Manufacturers driving toward a product-as-a-service business model aren't necessarily facing a major IT infrastructure...
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redesign, but rather a need to add incremental layers to the existing technology stack while hammering out new business processes to support the transformation.
That's not to say that reorienting IT strategy to support the Internet of Things (IoT) and subsequent product-as-a-service business models will be easy. On the contrary, there are a host of major IT considerations, including ensuring the proper connectivity; integrating with existing enterprise platforms; addressing security-related concerns; and building out a platform upon which IoT data is stored, managed and analyzed to empower the new service offerings, according to Jeff Kaplan, managing director of THINKstrategies, an independent consultancy focused on cloud computing, IoT and big data.
Although IT is not a stranger to any one of these technologies, the real challenge lies in piecing it all together because no end-to-end solution or single vendor can service the full spectrum of needs, Kaplan said. "No one vendor has all of the parts, which means everything from the sensors to the back-end systems has to be cobbled together," he said. "The good news is that consultants and integrators are getting smart about this stuff and can help you figure out which pieces work for your business."
From the device level and beyond
While engineering will devise the optimal sensor plan for a product, IT should steer the connectivity strategy, determining which technology -- cellular or wireless, for example -- is best suited for the bandwidth needs of a particular business initiative. There is also a requirement for software that securely transmits data to and from the cloud, a cloud-based platform for storing and managing data, analytics capabilities, and application development tools for creating the customer-facing services that leverage the IoT data, noted Rob Black, IoT product management senior director at PTC.
Beyond those core systems, service platforms also can be a core part of the mix, including such technologies as field management software, issue and case management tools, and customer communities, said Chuck Malone, marketing director at Etherios, a division of Digi International. "It doesn't mean you have to do it all at once, but you do need to have a roadmap of the different things that should be in place to meet this need," he explained.
One of the biggest IT challenges is integrating the IoT-based service offerings with the corporate enterprise systems, according to Ted Graef, president of All Traffic Solutions, a manufacturer of traffic and safety signs, which now markets a range of complementary services designed to help customers remotely manage and maintain their assets.
"Integration with enterprise systems is a key component that not a lot of people think about," Graef said. "They just want connectivity, but they don't know why yet. A true connected product needs to be integrated with the enterprise because what you are trying to do is monetize it and if it's not part of your business systems, that's really tough."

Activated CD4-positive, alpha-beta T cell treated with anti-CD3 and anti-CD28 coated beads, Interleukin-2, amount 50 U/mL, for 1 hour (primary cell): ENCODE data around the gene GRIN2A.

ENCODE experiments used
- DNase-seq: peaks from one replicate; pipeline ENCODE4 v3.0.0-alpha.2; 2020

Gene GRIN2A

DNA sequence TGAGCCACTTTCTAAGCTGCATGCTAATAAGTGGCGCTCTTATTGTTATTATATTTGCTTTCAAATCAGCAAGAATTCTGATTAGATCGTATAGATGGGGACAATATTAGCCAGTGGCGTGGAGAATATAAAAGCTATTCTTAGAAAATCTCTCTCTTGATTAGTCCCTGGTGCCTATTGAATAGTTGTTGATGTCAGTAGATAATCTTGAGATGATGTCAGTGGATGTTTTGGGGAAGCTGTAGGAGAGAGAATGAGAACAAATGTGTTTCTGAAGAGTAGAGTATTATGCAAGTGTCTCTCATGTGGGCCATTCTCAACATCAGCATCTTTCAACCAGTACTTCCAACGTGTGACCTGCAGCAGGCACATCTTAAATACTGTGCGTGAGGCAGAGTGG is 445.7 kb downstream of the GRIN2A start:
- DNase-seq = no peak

All Traffic Solutions leverages PTC's ThingWorx IoT platform for storing and managing data collected from its smart traffic signs as well as to create the customer-facing apps for its services. It also employs the Devicify SaaS-based connected product management platform, which fosters direct integration with its Salesforce enterprise system.
At En-Gauge, the transformation from a family-owned manufacturer of pressure gauges to a provider of IoT-based solutions for safety assets like fire extinguishers has been critical to differentiate the company from low-cost competition in China, according to Brendan McSheffrey, the company's CEO. The company began moving in this direction around 2008, well before sensor-based connected products were even referred to as IoT, he explained, and there were a lot of false starts along the way.
"It took two generations of product, a lot of end user meetings, and a lot of going out and understanding the market," McSheffrey said. Although the technology was a struggle because much of it was still evolving at the time, the real test was figuring out what problems end users had and coming up with services that could help. "For us, it meant exploring what the problems were and the challenges related to maintaining and managing a fleet of safety assets," he said. "It meant taking that feedback and using it to design a product and service that really solves their issues."
Today, En-Gauge's cloud-connected gauges for fire extinguishers and medical oxygen units automatically anticipate when a problem might occur based on usage patterns, helping organizations schedule proactive, preventive maintenance as well as ensuring compliance with industry regulations.
Identifying customer pain points and developing services that can help is what IoT and product as a service is all about and where companies will struggle most, noted Tony Rizzo, entrepreneur in residence at Blue Hill Research. "The biggest challenge is not to think in terms of technology, but in terms of business transformation," he said. "It's not about grabbing data, but how to intelligently use that data so that customers can actually benefit. It's really 99% about business transformation."
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